however I Anyway, I don’t know if I Come under your heading, but I have 0. fairly fast motor car ; at present laid up ; of course it may not go quite so fast as usual on Pool petrol but still, I think it would roll along alright, and l’m used to propelling it about, with very moderate success I might add, in trials, rallies, Donington, etc. It is a two-seater. Please excuse a possibly disjointed letter, but the wireless has been on all the time, I’m not good at doing two things at once. I am, Yours etc.,
(LADY) MARY GROSVENOR. Churton,
Chester. Sir, ant delighted to know that MOTOR SPORT is to continue, war or no war-it is one of the few bright spots in a very
dreary world. As a reader for several years, I have always enjoyed MOTOR SPORT immensely. I like its specialisation as a journal for the out-and-out enthusiast, and I have a specially ” soft spot ” for the contributor of ” Club News I do hope he will carry on with those interesting intimate ” General Notes ” of his.
Thank you for the picture of Rolt in the E.R.A. in the October isste—in these lean times it was worth the sixpence in itself. Can we have some more pictorial reminders of happier days ? 1. am, Yours etc.,
Congratulations on your enthusiasm on managing to get out the current edition Of A,Ifn^ok SpouT. ,Although the copy I received is only a shadow of its former self, it says a lot for your spirit in a time like this.
You may wonder what possible interest I can have in the Sport up here, but since you ask for correspondence on anything, you will get it.
I started at a very early age when recovering from an illness, with a Meccano set, and a pal and I spent our time building and designing cars to climb grassbanks in our respective gardens. About 1921 my father bought a LagOnda, 11.9 push-rod o.h.v., with exposed rockers, and it was my job to
fill up the oil cups every morning, and from that I started my real motoring. Various cars followed, a Cowley, and then .a 13.9 1928 Oxford, which I learned to drive. I always remember my difficulty over changing down, I read up all about ‘double clutching, and one day put the theory into practice, and ever since, have got better on all makes of gearboxes. After this, a chap showed me how the racing change -down went, without using the clutch, but it would only work on non-synchro. boxes.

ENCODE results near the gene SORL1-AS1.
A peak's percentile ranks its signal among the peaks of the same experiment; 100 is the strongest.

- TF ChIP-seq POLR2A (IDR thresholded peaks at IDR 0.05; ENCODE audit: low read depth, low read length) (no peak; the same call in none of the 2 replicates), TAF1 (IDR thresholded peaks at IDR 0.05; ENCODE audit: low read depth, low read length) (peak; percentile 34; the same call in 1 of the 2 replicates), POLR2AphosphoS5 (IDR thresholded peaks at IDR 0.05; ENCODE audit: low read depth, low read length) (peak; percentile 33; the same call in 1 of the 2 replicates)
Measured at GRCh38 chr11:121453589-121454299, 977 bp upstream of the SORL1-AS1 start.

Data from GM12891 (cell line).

Progressing from the Oxford to another and then a Morris raniily ” Eight,” with a lovely habit of breaking front springs, which after a little practice I could put in a new one in about 45 mins.
At present I use a Series I Morris .” Eight ” for business, which involves travelling all over the South West of Scotland, with odd trips further afield. My longest non-stop run on business is 17 miles, and I have just run in a new .engine in the ” Eight.”
There used to be a bit of sport when the Arrol. Johnston an I ArrOl Aster works -were running, but now it is dead.
I will always remember meeting E. R. Hall early one morning on the DumfriesMoffat road when he was trying out one of the 1930 Or ’29 Arrol Aster T.T. jobs. I never went into a ditch -so quick in all my life.
My pal used to live in the town, and run a Clyno and then a Cowley, and later left for Loughborough, and turned up now and again with a new model to try out. One of these was a 75 Chrysler Roadster, which gave us a lot of fun, and one glorious time when he arrived with a supercharged F.W.D. four-cylinder Alvis with Which we did a bit of dicing. The next interesting type was a homebuilt Austin, with a 14-6 engine in a Twelve chassis minus wings, screen and practically no body.
I usually went over for the A.C.U. T.T. Races, every year, but one year, when the R.A.C. ran the Mannin Beg and Mannin Moar, I went over for them, and saw for the first time some of the racing cars and drivers I had only read about. One highs-pot was meeting Freddie Dixon. after his great win in the Mannin Beg after the Magnettes all packed Up with transmission trouble.
There used to be a club in Dumfries, which ran trials, hill climbs and sand races, but it went the way of forgotten things, and now, the town has lapsed into its usual sleepy self.
Wishing you every success with MOTOR SPORT in the future. I am, Yours etc„
Dumfries. Sir, It will probably be of no little interest, to hear how various makes of sports cars perform on ” Pool ” petrol. No doubt, a lot of people are already wrapping their motors in cotton wool for the duration and not even giving this ” Pool ” a fair